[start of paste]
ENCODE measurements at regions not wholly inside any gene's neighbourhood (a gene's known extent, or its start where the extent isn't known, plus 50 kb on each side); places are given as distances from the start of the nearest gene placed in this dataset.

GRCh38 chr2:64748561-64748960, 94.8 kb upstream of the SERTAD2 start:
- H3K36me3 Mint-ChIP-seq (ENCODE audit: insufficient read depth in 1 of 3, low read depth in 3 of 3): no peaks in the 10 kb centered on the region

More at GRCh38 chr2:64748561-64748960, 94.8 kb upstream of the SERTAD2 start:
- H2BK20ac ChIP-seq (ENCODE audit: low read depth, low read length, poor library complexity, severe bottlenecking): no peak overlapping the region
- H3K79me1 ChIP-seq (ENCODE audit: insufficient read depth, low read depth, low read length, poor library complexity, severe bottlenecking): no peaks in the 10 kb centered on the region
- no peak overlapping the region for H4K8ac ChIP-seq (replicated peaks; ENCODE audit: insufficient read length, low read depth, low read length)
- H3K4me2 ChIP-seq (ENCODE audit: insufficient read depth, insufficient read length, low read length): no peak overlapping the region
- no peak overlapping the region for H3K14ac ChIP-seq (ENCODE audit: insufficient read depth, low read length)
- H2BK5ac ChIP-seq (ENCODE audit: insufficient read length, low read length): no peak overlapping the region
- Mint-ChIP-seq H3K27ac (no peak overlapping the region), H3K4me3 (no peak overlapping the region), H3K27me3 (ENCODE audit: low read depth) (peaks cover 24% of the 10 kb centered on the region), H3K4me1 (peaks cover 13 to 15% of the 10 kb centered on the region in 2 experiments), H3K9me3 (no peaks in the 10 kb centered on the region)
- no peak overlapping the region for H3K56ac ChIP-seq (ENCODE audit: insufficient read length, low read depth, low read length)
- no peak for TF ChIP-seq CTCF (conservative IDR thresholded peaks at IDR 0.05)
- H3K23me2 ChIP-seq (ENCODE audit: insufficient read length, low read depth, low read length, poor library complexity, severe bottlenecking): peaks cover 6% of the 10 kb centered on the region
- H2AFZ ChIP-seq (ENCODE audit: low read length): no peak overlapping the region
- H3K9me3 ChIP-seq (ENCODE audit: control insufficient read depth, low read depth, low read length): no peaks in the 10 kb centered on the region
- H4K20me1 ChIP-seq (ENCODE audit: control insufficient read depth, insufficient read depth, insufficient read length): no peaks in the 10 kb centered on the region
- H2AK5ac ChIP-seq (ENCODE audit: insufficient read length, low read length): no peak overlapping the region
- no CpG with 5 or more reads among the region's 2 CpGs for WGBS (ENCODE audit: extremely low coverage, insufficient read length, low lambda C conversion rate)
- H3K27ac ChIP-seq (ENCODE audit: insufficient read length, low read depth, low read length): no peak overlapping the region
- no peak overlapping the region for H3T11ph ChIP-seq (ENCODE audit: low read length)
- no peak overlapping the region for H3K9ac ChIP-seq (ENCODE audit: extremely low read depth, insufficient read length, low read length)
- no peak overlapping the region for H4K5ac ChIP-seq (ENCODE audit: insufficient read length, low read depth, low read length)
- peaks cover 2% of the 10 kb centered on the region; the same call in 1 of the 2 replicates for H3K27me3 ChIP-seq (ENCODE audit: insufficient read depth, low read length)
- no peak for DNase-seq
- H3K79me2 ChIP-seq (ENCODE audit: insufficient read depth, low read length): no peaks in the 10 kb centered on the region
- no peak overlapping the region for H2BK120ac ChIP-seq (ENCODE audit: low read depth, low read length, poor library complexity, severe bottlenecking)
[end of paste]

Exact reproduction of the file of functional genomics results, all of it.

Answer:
ENCODE measurements at regions not wholly inside any gene's neighbourhood (a gene's known extent, or its start where the extent isn't known, plus 50 kb on each side); places are given as distances from the start of the nearest gene placed in this dataset.

GRCh38 chr2:64748561-64748960, 94.8 kb upstream of the SERTAD2 start:
- H3K36me3 Mint-ChIP-seq (ENCODE audit: insufficient read depth in 1 of 3, low read depth in 3 of 3): no peaks in the 10 kb centered on the region

More at GRCh38 chr2:64748561-64748960, 94.8 kb upstream of the SERTAD2 start:
- H2BK20ac ChIP-seq (ENCODE audit: low read depth, low read length, poor library complexity, severe bottlenecking): no peak overlapping the region
- H3K79me1 ChIP-seq (ENCODE audit: insufficient read depth, low read depth, low read length, poor library complexity, severe bottlenecking): no peaks in the 10 kb centered on the region
- no peak overlapping the region for H4K8ac ChIP-seq (replicated peaks; ENCODE audit: insufficient read length, low read depth, low read length)
- H3K4me2 ChIP-seq (ENCODE audit: insufficient read depth, insufficient read length, low read length): no peak overlapping the region
- no peak overlapping the region for H3K14ac ChIP-seq (ENCODE audit: insufficient read depth, low read length)
- H2BK5ac ChIP-seq (ENCODE audit: insufficient read length, low read length): no peak overlapping the region
- Mint-ChIP-seq H3K27ac (no peak overlapping the region), H3K4me3 (no peak overlapping the region), H3K27me3 (ENCODE audit: low read depth) (peaks cover 24% of the 10 kb centered on the region), H3K4me1 (peaks cover 13 to 15% of the 10 kb centered on the region in 2 experiments), H3K9me3 (no peaks in the 10 kb centered on the region)
- no peak overlapping the region for H3K56ac ChIP-seq (ENCODE audit: insufficient read length, low read depth, low read length)
- no peak for TF ChIP-seq CTCF (conservative IDR thresholded peaks at IDR 0.05)
- H3K23me2 ChIP-seq (ENCODE audit: insufficient read length, low read depth, low read length, poor library complexity, severe bottlenecking): peaks cover 6% of the 10 kb centered on the region
- H2AFZ ChIP-seq (ENCODE audit: low read length): no peak overlapping the region
- H3K9me3 ChIP-seq (ENCODE audit: control insufficient read depth, low read depth, low read length): no peaks in the 10 kb centered on the region
- H4K20me1 ChIP-seq (ENCODE audit: control insufficient read depth, insufficient read depth, insufficient read length): no peaks in the 10 kb centered on the region
- H2AK5ac ChIP-seq (ENCODE audit: insufficient read length, low read length): no peak overlapping the region
- no CpG with 5 or more reads among the region's 2 CpGs for WGBS (ENCODE audit: extremely low coverage, insufficient read length, low lambda C conversion rate)
- H3K27ac ChIP-seq (ENCODE audit: insufficient read length, low read depth, low read length): no peak overlapping the region
- no peak overlapping the region for H3T11ph ChIP-seq (ENCODE audit: low read length)
- no peak overlapping the region for H3K9ac ChIP-seq (ENCODE audit: extremely low read depth, insufficient read length, low read length)
- no peak overlapping the region for H4K5ac ChIP-seq (ENCODE audit: insufficient read length, low read depth, low read length)
- peaks cover 2% of the 10 kb centered on the region; the same call in 1 of the 2 replicates for H3K27me3 ChIP-seq (ENCODE audit: insufficient read depth, low read length)
- no peak for DNase-seq
- H3K79me2 ChIP-seq (ENCODE audit: insufficient read depth, low read length): no peaks in the 10 kb centered on the region
- no peak overlapping the region for H2BK120ac ChIP-seq (ENCODE audit: low read depth, low read length, poor library complexity, severe bottlenecking)